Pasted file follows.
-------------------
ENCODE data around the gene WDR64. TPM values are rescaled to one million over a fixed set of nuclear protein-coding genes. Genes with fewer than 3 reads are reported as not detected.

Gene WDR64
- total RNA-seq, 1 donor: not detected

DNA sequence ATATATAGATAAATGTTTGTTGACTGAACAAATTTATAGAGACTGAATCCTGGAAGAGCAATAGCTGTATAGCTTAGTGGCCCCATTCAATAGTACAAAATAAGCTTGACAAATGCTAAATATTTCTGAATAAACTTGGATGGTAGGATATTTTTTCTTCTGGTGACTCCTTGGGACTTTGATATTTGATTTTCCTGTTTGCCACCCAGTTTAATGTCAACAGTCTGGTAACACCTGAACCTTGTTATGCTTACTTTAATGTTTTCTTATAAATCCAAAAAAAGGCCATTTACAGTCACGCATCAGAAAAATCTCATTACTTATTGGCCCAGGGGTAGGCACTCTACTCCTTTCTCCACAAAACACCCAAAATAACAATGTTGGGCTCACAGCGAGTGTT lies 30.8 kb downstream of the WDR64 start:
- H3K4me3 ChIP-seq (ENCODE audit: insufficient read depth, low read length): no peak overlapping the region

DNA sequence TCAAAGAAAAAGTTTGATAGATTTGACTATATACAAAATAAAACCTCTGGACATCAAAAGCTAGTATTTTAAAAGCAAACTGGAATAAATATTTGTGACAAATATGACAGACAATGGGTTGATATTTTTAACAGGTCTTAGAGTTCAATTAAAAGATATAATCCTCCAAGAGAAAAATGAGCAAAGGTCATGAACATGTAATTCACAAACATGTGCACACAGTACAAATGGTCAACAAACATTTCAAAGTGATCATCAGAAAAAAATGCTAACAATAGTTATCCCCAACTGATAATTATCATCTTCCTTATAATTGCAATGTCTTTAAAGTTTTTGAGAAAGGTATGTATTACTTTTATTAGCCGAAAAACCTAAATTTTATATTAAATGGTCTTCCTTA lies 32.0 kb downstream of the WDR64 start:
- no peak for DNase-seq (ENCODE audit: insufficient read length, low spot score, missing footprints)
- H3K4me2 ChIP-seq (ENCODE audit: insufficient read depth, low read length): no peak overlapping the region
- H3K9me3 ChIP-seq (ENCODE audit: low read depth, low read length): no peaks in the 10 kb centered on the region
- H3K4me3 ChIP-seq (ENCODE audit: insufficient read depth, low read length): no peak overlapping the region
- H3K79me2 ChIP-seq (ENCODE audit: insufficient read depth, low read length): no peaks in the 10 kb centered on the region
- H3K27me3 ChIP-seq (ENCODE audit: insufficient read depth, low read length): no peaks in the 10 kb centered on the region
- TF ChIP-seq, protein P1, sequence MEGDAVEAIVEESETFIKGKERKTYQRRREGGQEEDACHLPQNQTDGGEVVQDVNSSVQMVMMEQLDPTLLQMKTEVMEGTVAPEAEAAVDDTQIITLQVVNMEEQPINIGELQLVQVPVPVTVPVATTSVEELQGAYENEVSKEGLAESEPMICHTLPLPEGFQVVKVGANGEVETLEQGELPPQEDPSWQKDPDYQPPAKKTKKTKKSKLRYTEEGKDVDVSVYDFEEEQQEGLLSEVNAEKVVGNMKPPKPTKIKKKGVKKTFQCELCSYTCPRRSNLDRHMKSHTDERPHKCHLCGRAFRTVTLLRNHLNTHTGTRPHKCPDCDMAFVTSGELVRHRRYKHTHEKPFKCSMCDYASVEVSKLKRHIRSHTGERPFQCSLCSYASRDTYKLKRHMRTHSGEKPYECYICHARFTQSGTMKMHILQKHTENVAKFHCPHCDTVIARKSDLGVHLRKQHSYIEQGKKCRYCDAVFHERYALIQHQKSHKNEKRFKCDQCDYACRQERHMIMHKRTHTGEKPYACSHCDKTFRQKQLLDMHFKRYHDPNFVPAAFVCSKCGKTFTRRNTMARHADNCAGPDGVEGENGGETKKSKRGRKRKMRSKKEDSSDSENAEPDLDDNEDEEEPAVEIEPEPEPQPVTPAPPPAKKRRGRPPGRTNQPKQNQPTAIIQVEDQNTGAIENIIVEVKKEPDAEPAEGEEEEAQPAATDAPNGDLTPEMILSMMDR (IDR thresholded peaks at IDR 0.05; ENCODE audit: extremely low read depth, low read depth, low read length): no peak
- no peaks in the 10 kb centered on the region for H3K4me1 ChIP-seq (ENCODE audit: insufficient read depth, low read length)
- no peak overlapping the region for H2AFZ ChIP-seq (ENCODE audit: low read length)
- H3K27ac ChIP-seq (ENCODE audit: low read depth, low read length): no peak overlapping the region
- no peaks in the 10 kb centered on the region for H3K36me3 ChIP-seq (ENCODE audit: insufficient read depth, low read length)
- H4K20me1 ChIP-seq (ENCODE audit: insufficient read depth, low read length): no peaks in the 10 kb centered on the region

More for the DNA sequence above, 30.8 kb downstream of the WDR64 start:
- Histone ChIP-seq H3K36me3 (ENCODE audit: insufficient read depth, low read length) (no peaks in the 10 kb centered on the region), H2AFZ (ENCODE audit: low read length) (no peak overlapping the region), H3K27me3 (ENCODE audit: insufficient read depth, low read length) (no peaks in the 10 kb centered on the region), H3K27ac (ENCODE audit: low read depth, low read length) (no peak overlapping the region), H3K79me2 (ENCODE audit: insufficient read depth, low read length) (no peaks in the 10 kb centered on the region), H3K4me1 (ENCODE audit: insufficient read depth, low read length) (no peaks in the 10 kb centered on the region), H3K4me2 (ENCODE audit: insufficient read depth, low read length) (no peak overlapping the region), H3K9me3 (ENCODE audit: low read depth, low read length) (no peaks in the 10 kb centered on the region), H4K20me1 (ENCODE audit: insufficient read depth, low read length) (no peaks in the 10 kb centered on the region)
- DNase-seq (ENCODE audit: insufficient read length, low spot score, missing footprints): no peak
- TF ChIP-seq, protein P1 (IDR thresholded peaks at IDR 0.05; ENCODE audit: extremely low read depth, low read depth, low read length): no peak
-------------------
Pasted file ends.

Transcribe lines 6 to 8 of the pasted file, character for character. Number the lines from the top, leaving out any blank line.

DNA sequence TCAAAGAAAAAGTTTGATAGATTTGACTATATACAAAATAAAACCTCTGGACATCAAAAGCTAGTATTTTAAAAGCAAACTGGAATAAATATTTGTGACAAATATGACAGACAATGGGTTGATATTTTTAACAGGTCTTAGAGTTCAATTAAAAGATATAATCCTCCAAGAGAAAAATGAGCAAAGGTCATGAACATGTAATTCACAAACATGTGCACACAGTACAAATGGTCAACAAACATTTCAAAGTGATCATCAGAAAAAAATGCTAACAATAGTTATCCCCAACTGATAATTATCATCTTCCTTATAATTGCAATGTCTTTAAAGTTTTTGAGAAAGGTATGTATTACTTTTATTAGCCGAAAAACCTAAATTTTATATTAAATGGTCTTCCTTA lies 32.0 kb downstream of the WDR64 start:
- no peak for DNase-seq (ENCODE audit: insufficient read length, low spot score, missing footprints)
- H3K4me2 ChIP-seq (ENCODE audit: insufficient read depth, low read length): no peak overlapping the region